The Downside of Hiring Lower Wage Workers

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I recently came across a very interesting article in the Harvard Business Review.

In this article, the author reveals that when companies hire lower-wage workers, the productivity of both its current employees who are paid higher wages and the new workers who are paid lower wages, are negatively impacted. This leads to an overall decrease in productivity in the longer term.

According to the study that was led by two Indiana University researchers, the study revealed that current workers who are paid higher wages will scale back their efforts, leading to a drop in overall productivity, because they felt it was unfair for the new hires to be paid lower wages. In addition, the new workers who are paid lower wages will also put in less effort.

So this is a double-whammy for companies that favor hiring lower wage workers.

Unfortunately, it is a common practice for companies to replace existing workers with lower wage workers in an attempt to reduce costs and increase their profit margins. However this study seems to indicate that the belief about reducing costs and increasing profits may just work against your organisation in the longer term.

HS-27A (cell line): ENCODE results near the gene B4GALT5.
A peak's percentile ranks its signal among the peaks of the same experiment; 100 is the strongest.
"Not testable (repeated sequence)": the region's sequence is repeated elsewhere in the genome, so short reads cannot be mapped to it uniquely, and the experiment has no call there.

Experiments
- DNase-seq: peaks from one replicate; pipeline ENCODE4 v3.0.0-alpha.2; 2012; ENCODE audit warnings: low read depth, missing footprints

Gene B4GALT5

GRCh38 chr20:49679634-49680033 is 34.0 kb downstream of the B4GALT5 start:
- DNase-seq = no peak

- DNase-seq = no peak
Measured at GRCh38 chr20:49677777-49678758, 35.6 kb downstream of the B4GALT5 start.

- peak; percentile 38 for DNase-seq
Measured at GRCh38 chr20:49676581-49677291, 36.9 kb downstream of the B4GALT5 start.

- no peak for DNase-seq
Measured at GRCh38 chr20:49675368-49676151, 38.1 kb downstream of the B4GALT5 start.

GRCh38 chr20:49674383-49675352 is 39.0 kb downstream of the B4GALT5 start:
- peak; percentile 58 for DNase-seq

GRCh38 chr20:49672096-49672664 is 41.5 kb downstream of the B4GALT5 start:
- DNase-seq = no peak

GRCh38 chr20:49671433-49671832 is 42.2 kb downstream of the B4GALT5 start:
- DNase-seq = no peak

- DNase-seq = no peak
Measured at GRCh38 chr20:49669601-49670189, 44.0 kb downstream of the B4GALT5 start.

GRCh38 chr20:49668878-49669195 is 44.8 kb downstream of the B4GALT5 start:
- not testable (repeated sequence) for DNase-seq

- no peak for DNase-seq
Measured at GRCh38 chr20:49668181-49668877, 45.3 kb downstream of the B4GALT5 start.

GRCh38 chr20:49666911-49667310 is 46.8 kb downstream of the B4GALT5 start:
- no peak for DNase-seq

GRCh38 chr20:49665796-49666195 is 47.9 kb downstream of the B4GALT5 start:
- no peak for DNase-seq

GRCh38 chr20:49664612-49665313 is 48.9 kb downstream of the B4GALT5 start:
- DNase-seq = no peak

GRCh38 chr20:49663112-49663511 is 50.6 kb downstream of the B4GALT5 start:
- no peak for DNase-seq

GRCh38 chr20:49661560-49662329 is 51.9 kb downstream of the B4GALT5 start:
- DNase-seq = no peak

I believe this study is also applicable to countries and governments who import lower wage workers into their economy in the hope of increasing competition and controlling rising wages.

For instance, Singapore has been importing lower wage workers for some years now. The premise behind the import of lower wage workers is to help companies here in Singapore contain their cost, and at the same time, increase competition in the labour market.

However, Singapore has been struggling with increasing overall productivity, even with the import of more lower wage workers. Looking at the situation in Singapore through the lens of this study, it makes you wonder if the lower productivity is the direct result of importing too many lower wage workers, and in the process, inadvertently caused existing workers here to reduce their effort, impacting productivity as a result.

Whatever the case may be, this would probably take years to unwind.

What do you think?

Does your country or organisation favor importing lower wage workers?

How has that worked out for you?

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July 21, 2015

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